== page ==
In a similar manner that insects and diseases play a "canary in the coal mine" role, the types of weeds that exist in a lawn may indicate a specific underlying problem. Often identifying the problem will help suppress weeds. For example, crab grass can proliferate on compacted, acidic (low pH) soils. Often aerating the area, and applying compost and limestone, as well as physically removing the crabgrass will help stimulat the desired turfgrass which crowds out the crabgrass.
In addition, overseeding the lawn with a perennial turfgrass mixture in the early spring and fall will help to crowd out weeds. Seeding bare spots and thin areas as well as applying a 1/4 inch of compost at seeding will help prevent the germination of weed seeds. Raising the lawn mower blade to keep grass at 3 or 4 inches will shade the soil surface and prevent weed seeds from germinating. Lastly, hand pulling, before weeds set seed and get out of control will help deter future weed growth as long as the underlying soil problem or cultural practice causing the weeds is identified.
In an organic program, it is important to define a tolerance level of weeds. An organic lawn will never be completely weed free; but a well balanced lawn with high quality soils will promote healthy turf that can outcompete most weeds.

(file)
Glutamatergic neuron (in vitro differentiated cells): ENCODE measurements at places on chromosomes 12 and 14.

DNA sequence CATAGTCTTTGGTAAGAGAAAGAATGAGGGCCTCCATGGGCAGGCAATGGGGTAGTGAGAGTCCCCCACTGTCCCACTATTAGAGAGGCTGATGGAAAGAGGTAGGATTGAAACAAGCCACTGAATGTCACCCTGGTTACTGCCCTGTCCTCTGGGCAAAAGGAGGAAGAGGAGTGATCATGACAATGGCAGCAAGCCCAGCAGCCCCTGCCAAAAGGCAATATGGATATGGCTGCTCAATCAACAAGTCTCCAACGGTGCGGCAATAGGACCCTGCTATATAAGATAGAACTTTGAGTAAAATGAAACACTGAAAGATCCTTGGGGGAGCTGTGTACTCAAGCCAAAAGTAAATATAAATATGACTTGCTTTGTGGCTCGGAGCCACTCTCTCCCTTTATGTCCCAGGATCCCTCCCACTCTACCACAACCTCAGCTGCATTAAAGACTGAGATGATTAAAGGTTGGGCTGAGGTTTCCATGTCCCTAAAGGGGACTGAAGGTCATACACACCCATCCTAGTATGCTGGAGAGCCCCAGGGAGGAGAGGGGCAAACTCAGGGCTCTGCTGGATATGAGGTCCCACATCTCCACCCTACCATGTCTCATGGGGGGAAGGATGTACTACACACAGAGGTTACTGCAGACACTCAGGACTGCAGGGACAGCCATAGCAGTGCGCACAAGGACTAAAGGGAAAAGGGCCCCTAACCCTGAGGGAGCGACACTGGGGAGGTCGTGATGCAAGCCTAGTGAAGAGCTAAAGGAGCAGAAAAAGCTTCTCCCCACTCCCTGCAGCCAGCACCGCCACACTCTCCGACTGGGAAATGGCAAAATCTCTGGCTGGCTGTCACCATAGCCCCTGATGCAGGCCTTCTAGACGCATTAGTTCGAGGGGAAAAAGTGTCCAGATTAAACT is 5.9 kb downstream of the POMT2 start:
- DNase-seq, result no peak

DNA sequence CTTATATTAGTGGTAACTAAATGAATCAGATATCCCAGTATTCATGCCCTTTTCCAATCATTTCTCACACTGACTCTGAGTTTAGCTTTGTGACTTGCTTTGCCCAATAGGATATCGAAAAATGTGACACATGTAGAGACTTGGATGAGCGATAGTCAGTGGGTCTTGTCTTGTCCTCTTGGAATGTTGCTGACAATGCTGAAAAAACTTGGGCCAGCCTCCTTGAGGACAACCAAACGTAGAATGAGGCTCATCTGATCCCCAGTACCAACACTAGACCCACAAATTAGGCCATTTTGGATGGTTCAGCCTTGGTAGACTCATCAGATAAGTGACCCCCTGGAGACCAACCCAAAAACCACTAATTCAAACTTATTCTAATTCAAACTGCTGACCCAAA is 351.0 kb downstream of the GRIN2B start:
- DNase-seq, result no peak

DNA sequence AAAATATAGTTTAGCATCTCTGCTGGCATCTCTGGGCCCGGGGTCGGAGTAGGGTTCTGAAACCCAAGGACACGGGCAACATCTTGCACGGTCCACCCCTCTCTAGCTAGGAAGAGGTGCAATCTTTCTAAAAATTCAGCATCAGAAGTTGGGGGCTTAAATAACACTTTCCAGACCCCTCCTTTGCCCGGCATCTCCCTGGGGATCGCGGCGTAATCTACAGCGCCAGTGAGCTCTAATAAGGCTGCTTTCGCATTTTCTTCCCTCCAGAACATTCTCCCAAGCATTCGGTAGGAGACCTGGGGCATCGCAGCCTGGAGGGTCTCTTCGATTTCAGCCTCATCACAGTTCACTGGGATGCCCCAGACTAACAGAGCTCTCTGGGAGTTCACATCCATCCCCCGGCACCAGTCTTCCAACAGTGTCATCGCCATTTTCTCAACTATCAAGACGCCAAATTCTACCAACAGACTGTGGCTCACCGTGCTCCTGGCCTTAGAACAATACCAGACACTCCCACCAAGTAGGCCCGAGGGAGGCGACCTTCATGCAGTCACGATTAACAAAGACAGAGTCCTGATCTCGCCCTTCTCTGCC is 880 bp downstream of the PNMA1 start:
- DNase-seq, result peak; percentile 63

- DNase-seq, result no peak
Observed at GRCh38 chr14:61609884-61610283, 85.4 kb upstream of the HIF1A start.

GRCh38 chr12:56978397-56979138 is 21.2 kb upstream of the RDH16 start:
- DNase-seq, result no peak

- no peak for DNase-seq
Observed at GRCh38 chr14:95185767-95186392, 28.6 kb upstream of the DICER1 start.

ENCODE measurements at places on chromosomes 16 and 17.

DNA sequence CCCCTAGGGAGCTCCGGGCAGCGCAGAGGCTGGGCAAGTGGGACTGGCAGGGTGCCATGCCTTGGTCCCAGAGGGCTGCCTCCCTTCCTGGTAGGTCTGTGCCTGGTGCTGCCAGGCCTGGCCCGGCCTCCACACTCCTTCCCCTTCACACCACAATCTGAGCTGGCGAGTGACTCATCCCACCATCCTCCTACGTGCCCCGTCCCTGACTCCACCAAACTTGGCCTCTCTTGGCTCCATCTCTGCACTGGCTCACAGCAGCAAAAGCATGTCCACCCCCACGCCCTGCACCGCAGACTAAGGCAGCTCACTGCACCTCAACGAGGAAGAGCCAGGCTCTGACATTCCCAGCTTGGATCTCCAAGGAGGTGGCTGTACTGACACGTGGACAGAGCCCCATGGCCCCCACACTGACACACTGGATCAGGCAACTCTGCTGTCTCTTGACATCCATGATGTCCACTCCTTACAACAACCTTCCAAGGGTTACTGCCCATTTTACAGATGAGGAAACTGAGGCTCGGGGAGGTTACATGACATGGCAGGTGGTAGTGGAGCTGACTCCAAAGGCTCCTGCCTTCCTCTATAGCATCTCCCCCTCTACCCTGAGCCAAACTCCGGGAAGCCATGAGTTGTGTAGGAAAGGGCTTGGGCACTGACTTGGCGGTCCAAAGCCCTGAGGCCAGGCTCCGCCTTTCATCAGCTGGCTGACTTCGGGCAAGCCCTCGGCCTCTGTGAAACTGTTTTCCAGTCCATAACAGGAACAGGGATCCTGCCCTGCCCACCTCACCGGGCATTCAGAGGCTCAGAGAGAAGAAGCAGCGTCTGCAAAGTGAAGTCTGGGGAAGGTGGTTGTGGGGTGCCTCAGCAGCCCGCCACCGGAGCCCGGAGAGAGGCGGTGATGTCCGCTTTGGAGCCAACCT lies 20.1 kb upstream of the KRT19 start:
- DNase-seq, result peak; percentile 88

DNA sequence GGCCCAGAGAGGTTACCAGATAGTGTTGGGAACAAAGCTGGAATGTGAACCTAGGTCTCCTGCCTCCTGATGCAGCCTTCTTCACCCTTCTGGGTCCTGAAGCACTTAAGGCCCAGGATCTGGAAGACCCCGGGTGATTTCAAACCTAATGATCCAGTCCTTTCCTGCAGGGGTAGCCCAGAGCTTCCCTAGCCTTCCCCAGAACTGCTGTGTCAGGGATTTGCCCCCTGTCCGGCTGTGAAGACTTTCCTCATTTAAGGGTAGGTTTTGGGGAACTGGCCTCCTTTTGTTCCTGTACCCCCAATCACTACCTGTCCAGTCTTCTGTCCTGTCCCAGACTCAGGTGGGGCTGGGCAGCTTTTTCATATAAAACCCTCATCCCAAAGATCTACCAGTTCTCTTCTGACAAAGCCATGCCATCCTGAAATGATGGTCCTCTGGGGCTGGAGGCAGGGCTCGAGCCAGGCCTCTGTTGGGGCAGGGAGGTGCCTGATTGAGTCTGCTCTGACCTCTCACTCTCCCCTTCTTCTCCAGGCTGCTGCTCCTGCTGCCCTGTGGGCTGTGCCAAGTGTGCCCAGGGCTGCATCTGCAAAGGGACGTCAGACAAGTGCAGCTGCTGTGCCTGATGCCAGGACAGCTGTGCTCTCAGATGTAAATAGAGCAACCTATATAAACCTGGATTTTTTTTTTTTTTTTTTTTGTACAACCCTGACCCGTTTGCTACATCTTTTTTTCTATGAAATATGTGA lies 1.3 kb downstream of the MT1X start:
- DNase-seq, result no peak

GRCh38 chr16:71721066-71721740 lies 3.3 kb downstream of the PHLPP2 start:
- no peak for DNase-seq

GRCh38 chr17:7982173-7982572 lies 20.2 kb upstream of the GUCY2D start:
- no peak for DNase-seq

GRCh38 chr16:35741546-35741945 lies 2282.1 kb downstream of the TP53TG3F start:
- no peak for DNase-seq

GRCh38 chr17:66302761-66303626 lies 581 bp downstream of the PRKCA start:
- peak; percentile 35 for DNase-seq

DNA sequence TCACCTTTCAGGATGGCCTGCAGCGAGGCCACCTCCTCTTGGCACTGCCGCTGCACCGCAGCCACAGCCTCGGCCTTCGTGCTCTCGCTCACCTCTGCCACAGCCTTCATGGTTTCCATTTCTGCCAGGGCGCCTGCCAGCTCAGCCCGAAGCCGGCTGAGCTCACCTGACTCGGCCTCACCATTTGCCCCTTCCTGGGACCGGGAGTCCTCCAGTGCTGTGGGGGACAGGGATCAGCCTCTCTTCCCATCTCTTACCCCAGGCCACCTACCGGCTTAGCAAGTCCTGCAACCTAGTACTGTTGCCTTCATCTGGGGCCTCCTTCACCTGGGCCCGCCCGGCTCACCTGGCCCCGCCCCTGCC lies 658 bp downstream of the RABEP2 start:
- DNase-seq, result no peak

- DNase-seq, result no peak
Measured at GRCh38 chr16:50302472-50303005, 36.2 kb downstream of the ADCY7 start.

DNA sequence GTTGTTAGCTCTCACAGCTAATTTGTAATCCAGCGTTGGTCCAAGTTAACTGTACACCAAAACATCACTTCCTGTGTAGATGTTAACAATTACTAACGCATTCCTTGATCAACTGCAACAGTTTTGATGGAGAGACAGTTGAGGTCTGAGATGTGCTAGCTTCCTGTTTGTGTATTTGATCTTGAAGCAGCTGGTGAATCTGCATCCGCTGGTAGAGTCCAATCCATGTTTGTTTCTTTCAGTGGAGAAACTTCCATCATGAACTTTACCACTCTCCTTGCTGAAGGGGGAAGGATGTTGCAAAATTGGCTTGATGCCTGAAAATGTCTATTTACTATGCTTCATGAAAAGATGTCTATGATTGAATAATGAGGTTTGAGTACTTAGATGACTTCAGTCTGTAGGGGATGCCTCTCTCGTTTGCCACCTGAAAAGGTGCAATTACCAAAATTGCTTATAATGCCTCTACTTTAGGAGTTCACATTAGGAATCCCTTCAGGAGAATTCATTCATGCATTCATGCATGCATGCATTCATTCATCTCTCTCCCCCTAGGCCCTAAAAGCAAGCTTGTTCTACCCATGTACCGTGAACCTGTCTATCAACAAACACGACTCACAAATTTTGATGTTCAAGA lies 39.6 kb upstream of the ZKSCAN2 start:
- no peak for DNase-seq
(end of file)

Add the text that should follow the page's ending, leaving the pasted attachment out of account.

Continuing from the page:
Utilizing native plants can help achieve an important goal of organic land care: limited use of offsite inputs necessary for a healthy, sustainable landscape. Plants that are native to a region are those that were present before European colonization and have adapted to the local environmental conditions. Native plants support local food webs including a wide variety of birds, butterflies, and other insects and often these species are dependent on certain native plants for survival.
New Jersey has over 2,000 native plants. We are lucky to live in an ecoregion with a diversity of native flowering plant species that, when properly selected, can provide color, habitat, and interest throughout the year. Whether you have a large yard or a few pots on a deck, there are opportunities to celebrate our native species that support pollinators and other wildlife.
Incorporating native plants into a home landscape can help increase diversity and habitat, as well as reduce the need for watering and fertilizer applications. Native plants can be used to create a natural-looking landscape, or they can easily be incorporated into a more formal or ornamental garden. Native plants are becoming more commonly available at home centers and nurseries but often still require work to find local sources of native plants.
For more information about native plants visit these resources: